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Úvodní stránka » ARCHIVE » John Lee Hooker Jr.
John Lee Hooker Jr. — All Hooked Up (2012)

♦ John Lee Hooker Jr. — All Hooked Up (2012) ♦

  John Lee Hooker Jr. — All Hooked Up
¶  “Toughened up by lots of hard living and little luck, he takes a confident, loose~yet~composed course through his own soul~blues songs whose mood lies somewhere between wry irony and dead seriousness.” — DownBeat
¶  “It’s extremely difficult to do what J.L.H. Jr. has done here: confront both the blessing and the burden of being heir to one of the music’s most daunting legacies, while still retaining one’s own identity.” — David Whiteis, Living Blues Magazine
Location: Chicago, Illinois, USA
Born: Detroit
Album release: September 18, 2012
Record Label: Steppin’ Stone Records
Duration: 3:11/3:47/4:38/3:55/5:44/4:36/3:29/4:50/3:46/3:55/3:24/3:24=>49:11
Track List:
Tired Of Being A Housewife (Hooker Jr. / Thibeaux / Griffin / Garcia / Rogers)
 You Be My Hero (Hooker Jr. / Thibeaux / Griffin /Rogers)
 Listen To The Music (Hooker Jr. / Batiste)
 I Surrender (Hooker Jr. / Batiste)
 Hard Times (Hooker Jr. / Thibeaux / Griffin / Garcia / Rogers)
 Let Me Be (Hooker Jr. / Thibeaux / Griffin / Garcia / Rogers)
 It Must Be The Meds (Hooker Jr. / Batiste / Thibeaux / Griffin / Garcia / Rogers)
 All Hooked Up (Hooker Jr. / Batiste / Thibeaux / Griffin / Garcia / Rogers)
 I Know That’s Right (Hooker Jr. / Thibeaux / Griffin / Garcia / Rogers)
 Tell It Like It Is (Hooker Jr. / Batiste)
 Pay The Rent (Hooker Jr. / Thibeaux / Griffin / Garcia / Rogers)
 Tears In My Eyes (Hooker Jr. / Thibeaux / Griffin / Garcia / Rogers)
 Edited by: David N. Pyles  (dnpyles@acousticmusic.com)
 Copyright 2012, Peterborough Folk Music Society.
 This review may be reprinted with prior permission and attribution.
 A review written for the Folk & Acoustic Music Exchange
by Mark S. Tucker   (progdawg@hotmail.com).
Website: http://www.johnleehookerjr.com
MySpace: http://www.myspace.com/johnleehookerjunior#!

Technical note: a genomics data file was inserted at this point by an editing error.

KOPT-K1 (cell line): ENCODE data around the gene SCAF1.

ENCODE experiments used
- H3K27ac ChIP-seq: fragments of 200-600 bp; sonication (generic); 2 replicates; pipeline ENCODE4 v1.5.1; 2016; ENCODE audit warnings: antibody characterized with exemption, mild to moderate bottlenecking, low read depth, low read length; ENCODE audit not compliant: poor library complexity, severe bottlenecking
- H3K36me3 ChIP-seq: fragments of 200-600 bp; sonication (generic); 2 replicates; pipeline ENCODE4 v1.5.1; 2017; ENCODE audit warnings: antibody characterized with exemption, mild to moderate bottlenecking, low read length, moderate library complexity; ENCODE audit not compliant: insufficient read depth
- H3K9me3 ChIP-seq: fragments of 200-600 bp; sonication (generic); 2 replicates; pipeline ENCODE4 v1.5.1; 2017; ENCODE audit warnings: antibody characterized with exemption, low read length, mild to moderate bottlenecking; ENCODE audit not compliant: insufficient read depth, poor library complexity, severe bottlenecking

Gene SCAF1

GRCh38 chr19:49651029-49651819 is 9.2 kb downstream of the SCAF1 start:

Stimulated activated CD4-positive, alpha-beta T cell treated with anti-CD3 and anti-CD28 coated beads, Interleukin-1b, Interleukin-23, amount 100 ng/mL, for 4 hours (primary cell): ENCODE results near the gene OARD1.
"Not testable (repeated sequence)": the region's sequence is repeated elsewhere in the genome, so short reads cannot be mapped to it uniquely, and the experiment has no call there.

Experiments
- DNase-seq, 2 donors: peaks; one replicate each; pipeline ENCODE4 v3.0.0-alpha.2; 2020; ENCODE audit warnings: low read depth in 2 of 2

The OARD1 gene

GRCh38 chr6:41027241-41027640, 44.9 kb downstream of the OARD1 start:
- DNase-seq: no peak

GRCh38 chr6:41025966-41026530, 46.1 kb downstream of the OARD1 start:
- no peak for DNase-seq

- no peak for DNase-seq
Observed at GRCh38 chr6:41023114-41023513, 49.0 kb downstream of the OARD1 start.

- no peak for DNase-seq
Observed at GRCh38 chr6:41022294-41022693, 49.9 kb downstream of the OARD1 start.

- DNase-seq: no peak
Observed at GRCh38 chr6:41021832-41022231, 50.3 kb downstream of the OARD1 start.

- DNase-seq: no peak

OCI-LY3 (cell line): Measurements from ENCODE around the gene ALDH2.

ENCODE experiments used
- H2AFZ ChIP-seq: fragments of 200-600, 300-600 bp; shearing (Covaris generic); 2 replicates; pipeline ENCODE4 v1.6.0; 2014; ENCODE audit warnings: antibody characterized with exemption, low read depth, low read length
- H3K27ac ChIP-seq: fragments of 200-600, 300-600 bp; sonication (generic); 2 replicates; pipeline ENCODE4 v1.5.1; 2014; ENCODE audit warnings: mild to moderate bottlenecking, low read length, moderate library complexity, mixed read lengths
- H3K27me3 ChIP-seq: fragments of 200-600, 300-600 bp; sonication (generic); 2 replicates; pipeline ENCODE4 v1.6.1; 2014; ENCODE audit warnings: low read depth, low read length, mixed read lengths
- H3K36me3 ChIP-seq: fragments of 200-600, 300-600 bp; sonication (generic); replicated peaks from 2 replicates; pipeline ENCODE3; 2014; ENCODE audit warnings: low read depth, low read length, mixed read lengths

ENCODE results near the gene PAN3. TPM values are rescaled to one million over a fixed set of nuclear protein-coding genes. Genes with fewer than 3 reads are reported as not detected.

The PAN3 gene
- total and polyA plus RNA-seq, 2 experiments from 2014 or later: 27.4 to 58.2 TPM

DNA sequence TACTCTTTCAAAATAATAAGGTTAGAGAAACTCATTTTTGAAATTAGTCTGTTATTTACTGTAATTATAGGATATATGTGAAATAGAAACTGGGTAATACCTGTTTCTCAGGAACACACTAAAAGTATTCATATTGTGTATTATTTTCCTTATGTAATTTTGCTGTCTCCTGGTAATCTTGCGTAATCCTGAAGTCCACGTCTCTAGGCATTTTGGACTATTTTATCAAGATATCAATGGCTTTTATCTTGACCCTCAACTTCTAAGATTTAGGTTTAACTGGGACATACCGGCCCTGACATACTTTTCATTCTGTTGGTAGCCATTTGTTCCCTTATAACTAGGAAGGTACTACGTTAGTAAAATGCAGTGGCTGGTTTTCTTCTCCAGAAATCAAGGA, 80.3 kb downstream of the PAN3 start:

Most blues tend to travel back in time to the days of hardtack and trolley cars, but the son of the hallowed John Lee Hooker, John Lee Jr., needs stray no further afield than five minutes ago to come up with today's crop of loners, heartbreakers, cheaters, lovers, and allsorts re~capturing what the blues is all about: human foibles, crawling up from despair, trying to figure out just what the hell's going on in this strange parade we call life. All Hooked Up continues that penchant and even includes a tribute to the modern soldier (You be my Hero). Ah, but don't think Johnny doesn't know his wellsprings, y'all. He comes from the best and credits dad, Johnny Guitar Watson, Louis Armstrong, and others, then jumps into Johnny Otis territory in Listen to the Music.
 Like his father, rather than just lament and pine like so many bluesers, John Jr. tells stories drawing the listener into the narrative of his work~outs, buffing up the dimensions of the sonorities. He also isn't terribly fond of the macho side of the house and acknowledges the travails of women at the hands of nasty or apathetic men (Tired of Being a Housewife). As said, he's taking the blues to new places and may well be the most contemporary of his ilk. He's doing now what other blooz boyz will be putting out 20 years fom now. (Fortaken: http://www.acousticmusic.com) Hooked is his fifth release, and the man’s ensembles are always tight, jumpin’ with some pretty ripping and/or rhythmically charged guitarists. On this outing, Lucky Peterson, Wilton Rabb, and Alvon Johnson sit in while John Garcia and Jeff Horan are all over the place, frequently backgrounded in order to blend into the plentiful horns. The legendary Betty Wright drops by for I Surrender, and Hard Times takes on a very Lou Rawls shape, Garcia providing a tasty middle eight (in several other songs as well) while Hooker leans back for a moment or two. In fact, where his father sang in a dark, moody, below~the~subway range, the son is in fact much more Rawlsian all through this and all his discs.Like his father, rather than just lament and pine like so many bluesers, John Jr. tells stories drawing the listener into the narrative of his work~outs, buffing up the dimensions of the sonorities. He also isn’t terribly fond of the macho side of the house and acknowledges the travails of women at the hands of nasty or apathetic men (Tired of Being a Housewife). As said, he’s taking the blues to new places and may well be the most contemporary of his ilk. He’s doing now what other blooz boyz will be putting out 20 years fom now.
 There’s one very cool bonus. Back on All Odds Against Me, Hooker took on the guise of "Bluesman," an animated blues superhero conceived by Callicore Animation Studios in Paris, France. The cartoon appeared on a DVD accompanying the CD and was perhaps the first animated blues cartoon ever made. Likewise, All Hooked Up features a special DVD of an Callicore created animated film noir video for Hooker’s song, “Dear John.” It’s the story of a gent tossed into jail reading a “Dear John” letter that would give anyone the blues if they didn’t already have them before the arrest.